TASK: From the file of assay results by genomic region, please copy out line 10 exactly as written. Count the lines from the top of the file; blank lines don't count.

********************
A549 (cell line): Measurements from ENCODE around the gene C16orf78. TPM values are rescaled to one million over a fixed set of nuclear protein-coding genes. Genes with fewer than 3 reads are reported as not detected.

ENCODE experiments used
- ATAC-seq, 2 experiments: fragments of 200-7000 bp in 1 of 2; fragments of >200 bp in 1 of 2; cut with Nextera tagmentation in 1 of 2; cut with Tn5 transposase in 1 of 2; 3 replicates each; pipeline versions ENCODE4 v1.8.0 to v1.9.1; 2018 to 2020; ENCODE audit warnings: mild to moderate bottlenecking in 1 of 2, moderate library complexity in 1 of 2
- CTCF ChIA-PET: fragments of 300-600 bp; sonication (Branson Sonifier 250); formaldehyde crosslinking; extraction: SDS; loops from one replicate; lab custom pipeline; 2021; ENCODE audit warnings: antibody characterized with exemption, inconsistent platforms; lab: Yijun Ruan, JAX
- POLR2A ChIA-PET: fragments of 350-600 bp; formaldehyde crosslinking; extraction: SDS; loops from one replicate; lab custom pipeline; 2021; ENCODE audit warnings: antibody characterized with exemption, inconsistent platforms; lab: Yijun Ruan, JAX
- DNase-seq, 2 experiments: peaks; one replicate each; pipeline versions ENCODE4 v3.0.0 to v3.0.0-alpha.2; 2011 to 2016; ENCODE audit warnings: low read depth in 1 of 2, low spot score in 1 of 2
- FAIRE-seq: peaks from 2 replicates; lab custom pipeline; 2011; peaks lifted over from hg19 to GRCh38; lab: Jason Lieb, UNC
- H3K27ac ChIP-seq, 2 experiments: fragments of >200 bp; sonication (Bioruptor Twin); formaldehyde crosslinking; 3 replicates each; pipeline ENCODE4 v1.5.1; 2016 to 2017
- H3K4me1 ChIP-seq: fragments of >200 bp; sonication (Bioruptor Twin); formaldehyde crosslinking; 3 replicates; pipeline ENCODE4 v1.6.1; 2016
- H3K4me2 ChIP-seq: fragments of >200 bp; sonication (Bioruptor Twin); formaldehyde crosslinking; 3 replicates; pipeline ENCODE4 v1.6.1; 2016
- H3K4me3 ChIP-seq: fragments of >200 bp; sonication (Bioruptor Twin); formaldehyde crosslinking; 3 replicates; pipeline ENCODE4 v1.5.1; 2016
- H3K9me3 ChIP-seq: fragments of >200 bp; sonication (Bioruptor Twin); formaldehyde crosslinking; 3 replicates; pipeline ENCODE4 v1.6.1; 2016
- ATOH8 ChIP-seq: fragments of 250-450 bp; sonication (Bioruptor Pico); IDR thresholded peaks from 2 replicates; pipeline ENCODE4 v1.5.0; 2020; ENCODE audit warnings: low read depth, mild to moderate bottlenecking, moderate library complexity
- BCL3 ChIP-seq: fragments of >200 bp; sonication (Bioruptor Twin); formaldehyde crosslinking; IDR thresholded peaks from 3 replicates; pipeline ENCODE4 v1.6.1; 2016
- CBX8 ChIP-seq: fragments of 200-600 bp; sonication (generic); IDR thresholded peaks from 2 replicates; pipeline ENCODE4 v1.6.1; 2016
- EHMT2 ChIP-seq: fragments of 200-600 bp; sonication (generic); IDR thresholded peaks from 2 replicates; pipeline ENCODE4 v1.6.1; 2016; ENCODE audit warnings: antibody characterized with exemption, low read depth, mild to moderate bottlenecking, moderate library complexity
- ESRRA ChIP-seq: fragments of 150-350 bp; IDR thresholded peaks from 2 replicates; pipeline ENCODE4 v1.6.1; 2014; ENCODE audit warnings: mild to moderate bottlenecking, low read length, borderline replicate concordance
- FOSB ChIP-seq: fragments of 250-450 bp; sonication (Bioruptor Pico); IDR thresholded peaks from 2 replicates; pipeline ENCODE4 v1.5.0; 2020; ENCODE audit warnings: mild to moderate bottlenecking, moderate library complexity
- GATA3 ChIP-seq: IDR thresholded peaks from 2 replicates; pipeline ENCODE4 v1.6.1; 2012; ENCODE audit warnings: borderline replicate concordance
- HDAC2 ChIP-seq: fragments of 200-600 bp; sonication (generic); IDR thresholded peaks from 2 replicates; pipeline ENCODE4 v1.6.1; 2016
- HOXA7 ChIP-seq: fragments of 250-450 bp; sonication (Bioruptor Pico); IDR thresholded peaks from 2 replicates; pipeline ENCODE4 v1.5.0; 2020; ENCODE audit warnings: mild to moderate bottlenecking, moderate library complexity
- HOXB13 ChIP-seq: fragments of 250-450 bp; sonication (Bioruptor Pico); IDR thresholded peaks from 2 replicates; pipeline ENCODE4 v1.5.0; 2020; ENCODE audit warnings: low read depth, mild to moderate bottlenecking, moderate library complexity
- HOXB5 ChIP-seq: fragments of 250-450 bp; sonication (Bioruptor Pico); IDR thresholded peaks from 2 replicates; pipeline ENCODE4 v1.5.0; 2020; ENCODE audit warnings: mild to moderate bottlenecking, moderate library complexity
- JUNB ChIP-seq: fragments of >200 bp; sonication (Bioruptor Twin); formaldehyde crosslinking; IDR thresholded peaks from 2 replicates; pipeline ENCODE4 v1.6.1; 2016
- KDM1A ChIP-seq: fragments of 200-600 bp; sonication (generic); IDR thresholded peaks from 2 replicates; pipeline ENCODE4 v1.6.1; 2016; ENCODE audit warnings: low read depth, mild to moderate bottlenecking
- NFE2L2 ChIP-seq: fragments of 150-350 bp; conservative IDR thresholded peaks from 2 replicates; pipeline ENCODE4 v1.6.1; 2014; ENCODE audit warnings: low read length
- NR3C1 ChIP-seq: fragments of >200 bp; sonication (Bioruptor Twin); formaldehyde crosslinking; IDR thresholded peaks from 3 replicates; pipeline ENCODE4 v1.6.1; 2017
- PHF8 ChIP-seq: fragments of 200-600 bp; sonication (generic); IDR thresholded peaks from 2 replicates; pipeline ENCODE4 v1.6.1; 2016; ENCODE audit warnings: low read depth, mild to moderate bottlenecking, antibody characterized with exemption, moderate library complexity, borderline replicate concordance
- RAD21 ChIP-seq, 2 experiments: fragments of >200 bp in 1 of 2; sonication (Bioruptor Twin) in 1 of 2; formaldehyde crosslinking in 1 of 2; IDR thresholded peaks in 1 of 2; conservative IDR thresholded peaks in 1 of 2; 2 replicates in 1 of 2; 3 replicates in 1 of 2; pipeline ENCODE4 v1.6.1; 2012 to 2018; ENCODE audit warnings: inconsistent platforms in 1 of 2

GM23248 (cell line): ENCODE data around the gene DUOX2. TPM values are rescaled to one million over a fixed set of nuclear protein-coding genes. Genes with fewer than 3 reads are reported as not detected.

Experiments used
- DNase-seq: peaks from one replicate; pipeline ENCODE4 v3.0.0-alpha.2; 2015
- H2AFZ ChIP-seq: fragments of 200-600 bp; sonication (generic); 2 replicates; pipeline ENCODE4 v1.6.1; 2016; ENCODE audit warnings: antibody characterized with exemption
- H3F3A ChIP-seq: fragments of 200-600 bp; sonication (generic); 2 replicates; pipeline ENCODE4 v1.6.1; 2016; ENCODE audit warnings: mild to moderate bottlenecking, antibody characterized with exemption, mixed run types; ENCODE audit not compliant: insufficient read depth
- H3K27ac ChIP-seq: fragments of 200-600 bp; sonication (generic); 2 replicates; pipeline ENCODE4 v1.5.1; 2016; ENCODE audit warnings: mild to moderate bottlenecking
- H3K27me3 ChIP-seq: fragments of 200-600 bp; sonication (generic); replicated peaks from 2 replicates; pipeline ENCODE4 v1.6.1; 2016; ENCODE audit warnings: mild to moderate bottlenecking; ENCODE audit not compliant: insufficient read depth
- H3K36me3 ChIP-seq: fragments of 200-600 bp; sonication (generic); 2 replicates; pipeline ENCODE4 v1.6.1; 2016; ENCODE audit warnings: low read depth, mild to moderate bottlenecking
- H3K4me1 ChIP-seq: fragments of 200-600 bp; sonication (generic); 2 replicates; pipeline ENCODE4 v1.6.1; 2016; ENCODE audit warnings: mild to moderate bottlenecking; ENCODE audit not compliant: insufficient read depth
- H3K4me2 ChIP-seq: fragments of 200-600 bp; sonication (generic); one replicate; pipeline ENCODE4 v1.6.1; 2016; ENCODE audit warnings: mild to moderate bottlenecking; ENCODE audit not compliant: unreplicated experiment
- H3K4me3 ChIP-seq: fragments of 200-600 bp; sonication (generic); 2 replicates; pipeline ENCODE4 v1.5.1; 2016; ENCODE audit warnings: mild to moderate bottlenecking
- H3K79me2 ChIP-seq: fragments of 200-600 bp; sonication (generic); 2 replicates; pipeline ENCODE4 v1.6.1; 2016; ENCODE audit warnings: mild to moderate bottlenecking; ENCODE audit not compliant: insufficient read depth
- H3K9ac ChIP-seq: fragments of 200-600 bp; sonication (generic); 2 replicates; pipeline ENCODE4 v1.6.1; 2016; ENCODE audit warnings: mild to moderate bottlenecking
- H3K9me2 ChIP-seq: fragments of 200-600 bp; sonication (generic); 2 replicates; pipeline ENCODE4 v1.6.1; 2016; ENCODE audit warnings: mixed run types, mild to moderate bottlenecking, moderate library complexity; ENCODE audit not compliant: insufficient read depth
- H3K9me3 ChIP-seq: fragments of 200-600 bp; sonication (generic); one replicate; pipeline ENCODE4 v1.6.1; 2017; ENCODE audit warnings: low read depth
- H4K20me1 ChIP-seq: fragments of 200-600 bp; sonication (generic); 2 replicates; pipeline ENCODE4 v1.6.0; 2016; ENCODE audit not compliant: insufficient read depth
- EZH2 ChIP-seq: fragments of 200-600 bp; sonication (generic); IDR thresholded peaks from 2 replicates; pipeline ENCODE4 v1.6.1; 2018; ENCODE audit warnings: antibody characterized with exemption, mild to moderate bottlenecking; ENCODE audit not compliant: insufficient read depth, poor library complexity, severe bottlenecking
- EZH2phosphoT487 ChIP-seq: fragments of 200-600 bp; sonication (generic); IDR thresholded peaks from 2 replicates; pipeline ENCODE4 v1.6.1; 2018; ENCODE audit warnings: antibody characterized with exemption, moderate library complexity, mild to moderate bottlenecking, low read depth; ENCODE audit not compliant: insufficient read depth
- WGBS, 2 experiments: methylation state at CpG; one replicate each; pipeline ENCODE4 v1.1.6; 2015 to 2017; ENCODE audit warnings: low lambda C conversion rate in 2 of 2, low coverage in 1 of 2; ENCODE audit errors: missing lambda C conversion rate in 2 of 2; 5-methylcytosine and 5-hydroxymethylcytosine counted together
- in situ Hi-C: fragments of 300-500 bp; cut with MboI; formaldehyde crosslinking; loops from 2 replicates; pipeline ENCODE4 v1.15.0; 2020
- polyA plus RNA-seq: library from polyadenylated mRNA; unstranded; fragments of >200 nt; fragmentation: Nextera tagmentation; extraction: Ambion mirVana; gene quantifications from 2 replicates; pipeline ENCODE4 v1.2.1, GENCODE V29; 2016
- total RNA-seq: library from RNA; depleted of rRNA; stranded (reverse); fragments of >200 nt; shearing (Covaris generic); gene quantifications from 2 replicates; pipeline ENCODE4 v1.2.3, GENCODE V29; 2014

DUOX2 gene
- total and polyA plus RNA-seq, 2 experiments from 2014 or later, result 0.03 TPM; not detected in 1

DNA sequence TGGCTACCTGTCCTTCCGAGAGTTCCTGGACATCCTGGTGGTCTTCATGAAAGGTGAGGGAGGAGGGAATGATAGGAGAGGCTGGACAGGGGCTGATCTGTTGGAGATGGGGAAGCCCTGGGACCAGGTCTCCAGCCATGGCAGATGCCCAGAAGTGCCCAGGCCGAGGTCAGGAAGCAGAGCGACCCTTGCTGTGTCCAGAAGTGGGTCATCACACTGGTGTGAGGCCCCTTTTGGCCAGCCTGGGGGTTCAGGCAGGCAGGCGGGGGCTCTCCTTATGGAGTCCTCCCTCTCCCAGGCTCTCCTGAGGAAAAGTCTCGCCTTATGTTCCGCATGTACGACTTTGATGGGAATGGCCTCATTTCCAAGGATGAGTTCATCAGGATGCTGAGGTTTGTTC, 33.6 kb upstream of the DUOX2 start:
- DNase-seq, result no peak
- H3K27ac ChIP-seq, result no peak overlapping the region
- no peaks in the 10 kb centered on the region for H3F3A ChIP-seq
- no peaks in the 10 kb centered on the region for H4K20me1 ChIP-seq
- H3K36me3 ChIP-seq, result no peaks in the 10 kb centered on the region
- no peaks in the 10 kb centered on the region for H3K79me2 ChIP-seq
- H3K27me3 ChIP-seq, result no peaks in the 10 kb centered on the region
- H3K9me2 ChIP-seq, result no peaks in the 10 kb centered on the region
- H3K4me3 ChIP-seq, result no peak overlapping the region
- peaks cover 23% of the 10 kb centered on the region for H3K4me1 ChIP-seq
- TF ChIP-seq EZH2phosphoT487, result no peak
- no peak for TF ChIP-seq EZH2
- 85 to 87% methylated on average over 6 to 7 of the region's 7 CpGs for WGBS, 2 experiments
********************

- H3K4me2 ChIP-seq: fragments of >200 bp; sonication (Bioruptor Twin); formaldehyde crosslinking; 3 replicates; pipeline ENCODE4 v1.6.1; 2016